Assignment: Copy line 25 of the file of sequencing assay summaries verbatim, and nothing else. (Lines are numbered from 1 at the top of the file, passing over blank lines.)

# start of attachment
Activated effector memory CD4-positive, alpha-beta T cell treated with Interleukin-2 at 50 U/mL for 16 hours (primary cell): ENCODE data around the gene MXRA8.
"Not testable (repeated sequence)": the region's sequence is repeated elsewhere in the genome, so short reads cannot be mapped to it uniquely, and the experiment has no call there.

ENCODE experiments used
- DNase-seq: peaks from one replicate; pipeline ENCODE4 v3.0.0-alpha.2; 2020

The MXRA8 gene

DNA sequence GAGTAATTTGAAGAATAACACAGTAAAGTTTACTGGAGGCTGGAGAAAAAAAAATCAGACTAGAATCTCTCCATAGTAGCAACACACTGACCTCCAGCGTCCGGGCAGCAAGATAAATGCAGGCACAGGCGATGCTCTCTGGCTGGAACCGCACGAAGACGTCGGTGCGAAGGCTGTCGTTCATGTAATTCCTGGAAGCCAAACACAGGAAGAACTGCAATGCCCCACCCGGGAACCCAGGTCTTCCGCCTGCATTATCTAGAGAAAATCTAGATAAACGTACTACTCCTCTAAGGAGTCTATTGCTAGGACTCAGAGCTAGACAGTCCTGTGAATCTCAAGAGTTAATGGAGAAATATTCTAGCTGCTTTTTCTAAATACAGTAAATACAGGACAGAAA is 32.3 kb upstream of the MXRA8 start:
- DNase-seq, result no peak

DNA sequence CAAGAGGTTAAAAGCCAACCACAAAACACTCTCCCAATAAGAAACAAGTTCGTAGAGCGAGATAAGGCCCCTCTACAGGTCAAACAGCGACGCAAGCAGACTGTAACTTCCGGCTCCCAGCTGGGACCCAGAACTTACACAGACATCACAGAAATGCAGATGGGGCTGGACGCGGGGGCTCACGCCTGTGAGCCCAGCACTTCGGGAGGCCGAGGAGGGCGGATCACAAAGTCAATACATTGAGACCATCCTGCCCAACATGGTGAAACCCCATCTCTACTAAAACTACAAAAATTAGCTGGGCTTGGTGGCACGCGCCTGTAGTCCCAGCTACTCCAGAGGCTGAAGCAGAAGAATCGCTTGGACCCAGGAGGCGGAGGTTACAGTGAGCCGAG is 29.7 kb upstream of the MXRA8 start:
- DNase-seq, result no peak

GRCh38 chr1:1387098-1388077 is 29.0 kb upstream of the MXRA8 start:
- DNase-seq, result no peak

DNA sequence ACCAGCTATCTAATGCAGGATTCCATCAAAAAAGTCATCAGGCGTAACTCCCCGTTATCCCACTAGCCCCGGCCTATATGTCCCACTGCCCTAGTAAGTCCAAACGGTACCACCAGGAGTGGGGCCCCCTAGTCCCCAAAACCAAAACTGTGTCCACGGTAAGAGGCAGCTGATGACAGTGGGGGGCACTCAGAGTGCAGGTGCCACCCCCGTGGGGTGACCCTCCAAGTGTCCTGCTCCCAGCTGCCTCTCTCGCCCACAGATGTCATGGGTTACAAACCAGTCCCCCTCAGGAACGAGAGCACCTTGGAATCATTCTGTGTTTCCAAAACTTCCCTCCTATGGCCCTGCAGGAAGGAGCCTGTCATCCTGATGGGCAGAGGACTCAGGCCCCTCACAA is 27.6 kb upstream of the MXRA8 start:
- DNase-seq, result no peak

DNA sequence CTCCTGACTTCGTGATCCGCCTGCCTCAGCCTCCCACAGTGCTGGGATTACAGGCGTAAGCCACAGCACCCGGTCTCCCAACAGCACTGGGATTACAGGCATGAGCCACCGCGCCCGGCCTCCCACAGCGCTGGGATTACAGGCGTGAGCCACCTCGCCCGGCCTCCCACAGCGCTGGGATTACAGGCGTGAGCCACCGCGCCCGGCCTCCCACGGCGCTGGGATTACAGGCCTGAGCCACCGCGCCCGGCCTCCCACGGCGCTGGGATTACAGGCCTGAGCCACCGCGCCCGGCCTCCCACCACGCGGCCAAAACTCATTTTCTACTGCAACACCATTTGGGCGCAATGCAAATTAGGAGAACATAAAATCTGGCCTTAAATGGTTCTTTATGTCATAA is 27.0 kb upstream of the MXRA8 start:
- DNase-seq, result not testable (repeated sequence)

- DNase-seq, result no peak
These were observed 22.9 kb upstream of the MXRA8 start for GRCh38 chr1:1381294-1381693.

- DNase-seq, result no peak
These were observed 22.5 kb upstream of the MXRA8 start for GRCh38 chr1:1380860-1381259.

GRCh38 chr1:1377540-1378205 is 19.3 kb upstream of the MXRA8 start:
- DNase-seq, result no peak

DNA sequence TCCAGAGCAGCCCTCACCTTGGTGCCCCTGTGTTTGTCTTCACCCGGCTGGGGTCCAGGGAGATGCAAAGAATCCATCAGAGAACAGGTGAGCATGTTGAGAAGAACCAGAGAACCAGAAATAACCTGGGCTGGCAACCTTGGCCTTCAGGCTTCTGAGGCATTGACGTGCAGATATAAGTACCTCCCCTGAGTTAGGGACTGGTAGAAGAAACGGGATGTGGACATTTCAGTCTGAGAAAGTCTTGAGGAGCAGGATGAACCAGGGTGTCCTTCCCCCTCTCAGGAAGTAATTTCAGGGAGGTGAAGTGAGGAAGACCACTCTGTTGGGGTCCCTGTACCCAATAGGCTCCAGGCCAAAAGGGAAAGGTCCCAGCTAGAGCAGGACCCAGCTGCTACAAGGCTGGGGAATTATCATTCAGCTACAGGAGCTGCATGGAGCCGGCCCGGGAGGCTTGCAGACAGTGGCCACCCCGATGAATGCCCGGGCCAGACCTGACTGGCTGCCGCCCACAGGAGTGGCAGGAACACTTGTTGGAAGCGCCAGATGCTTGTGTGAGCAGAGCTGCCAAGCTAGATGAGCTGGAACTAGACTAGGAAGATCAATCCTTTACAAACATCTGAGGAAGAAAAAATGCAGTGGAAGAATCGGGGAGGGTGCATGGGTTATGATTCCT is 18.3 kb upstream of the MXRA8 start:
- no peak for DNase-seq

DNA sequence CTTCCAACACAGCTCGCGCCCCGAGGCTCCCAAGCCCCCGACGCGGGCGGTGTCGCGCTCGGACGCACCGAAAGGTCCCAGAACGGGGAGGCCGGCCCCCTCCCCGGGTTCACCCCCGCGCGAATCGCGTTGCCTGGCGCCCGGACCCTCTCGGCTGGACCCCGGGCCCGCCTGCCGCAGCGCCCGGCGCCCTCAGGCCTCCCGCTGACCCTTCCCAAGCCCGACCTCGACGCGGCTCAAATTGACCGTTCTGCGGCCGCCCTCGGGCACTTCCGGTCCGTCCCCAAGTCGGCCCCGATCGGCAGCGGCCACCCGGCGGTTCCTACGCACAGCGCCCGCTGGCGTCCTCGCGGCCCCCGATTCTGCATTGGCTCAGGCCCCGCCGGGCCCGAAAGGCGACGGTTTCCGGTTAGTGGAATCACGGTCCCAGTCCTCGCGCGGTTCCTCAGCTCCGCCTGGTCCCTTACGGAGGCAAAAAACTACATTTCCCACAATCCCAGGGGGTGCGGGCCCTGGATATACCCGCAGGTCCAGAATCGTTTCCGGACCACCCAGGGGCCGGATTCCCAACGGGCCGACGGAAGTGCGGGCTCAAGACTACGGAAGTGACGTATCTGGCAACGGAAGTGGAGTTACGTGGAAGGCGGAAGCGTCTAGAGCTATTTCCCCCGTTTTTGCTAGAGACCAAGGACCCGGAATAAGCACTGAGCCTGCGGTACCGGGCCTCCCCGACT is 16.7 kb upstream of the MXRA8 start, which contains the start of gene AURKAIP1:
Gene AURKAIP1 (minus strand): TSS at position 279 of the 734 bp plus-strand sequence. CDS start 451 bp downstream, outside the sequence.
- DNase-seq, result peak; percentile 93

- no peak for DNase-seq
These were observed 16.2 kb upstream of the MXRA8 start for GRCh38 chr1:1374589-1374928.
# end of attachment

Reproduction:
Gene AURKAIP1 (minus strand): TSS at position 279 of the 734 bp plus-strand sequence. CDS start 451 bp downstream, outside the sequence.